In recent years, several techniques have increased the potential of satellite data for the mapping and monitoring of landslides [ 22 – 24 ]. The launches of new generations of optical (e.g., Geoeye-1, WorldView-2, Pleiades 1A and 1B, SPOT5, 6 and 7, Formosat-2 and Kompsat-2, Sentinel-2) and radar (e.g., TerraSAR-X, COSMO-SkyMed, Sentinel-1) satellites with short repeat-pass cycles and high spatial resolutions resulted in better capabilities to acquire data over wide areas shortly after major landslide triggering events [ 25 – 28 ] and to monitor them at regular intervals [ 29 , 30 ]. In particular, radar interferometry is today frequently applied to landslide detection and monitoring of ground-deformations and landslide processes [ 31 – 38 ]. Multi-temporal Interferometry (MTI) techniques use large stacks composed of many Synthetic Aperture Radar (SAR) images (i.e., >20) acquired with the same geometry and exploit the redundant information of phase difference, thus removing much inherent noise (in particular reducing the atmospheric contribution called Atmospheric Phase Screen (APS)) for a better accuracy of the phase difference due to the ground displacement [ 39 ]. MTI techniques can be grouped in two main classes: Persistent Scatterers (PS) [ 39 ] or Small BAseline Subsets (SBAS) [ 40 ] to deliver displacements along the Line Of Sight (LOS) direction with accuracy in the order of a few millimeters per year [ 41 ]. Whilst building or infrastructure is taken as PS in urban areas [ 42 ], artificial Corner Reflectors (CRs) were installed to investigate areas characterized by low interferometric coherence or when a point wise analysis is foreseen [ 43 – 49 ]. Notti et al. [ 50 ] demonstrated the potential of X-band SAR data using TerraSAR-X for landslide mapping and monitoring but a few natural PS were found in mountainous areas. Barboux et al. [ 51 ] used the same band, combining PS-MTI and SBAS techniques for mapping slow movements in the Alps comparing these results to Real Time Kinematic GPS surveys. Barboux et al. [ 52 ] was also limited to precisely detect points moving with velocities below 3.5 cm/year in the LOS by PS-MTI technique.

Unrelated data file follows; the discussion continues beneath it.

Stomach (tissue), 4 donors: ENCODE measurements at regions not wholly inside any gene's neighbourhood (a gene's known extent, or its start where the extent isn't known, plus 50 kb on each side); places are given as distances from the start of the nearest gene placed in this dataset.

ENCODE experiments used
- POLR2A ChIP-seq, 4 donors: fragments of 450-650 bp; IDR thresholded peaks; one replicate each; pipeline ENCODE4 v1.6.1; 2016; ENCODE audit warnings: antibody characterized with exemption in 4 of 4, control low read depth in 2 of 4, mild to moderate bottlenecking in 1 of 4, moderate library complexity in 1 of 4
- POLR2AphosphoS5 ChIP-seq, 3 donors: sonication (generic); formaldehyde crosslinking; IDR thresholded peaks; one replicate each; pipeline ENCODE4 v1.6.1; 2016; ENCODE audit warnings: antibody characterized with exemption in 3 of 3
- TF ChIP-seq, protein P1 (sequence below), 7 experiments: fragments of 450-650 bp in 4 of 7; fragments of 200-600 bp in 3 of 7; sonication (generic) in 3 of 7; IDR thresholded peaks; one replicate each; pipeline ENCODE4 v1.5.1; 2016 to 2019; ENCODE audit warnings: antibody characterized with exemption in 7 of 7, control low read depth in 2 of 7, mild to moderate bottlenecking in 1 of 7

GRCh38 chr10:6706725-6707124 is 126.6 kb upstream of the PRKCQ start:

for bare surfaces (HH and VV arrive in phase because are generated at the same point in the scene), and it would be equal to 1/3 is the scene were formed by an ideal random volume only. The temporal evolutions of this feature (black curves in Figure 4) show a narrow excursion for most crops, with all the values in the interval between 0.6 and 0.75. This can be interpreted as a balanced response from both soil and vegetation volume, which is expected for these data: the steep incidence angle (22.7 degrees) favours the soil contribution, whereas the acquisition frequency (Xband) provides a significant backscatter from the aboveground volume even from short crops. The crops with most noticeable changes in the correlation between channels are rice, at all dates, and wheat, sugar beet, and tomato at some specific dates. The radar response of rice at Xband, including its polarimetric features and its evolution along the growing season, has been described in previous studies, e.g., . Rice shows a very particular behaviour due to a unique characteristic of its cultivation: the soil is flooded (or saturated by water in the worst case) all along the growing season. Therefore, the response from the ground is dominated by the double-bounce scattering mechanism, and there is no influence of soil roughness or moisture.